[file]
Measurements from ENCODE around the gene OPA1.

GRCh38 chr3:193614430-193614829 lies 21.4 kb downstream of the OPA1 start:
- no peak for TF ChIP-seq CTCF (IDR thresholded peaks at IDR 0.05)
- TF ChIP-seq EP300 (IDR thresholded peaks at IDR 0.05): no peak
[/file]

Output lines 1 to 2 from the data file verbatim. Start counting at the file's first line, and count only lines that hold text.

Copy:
Measurements from ENCODE around the gene OPA1.

GRCh38 chr3:193614430-193614829 lies 21.4 kb downstream of the OPA1 start: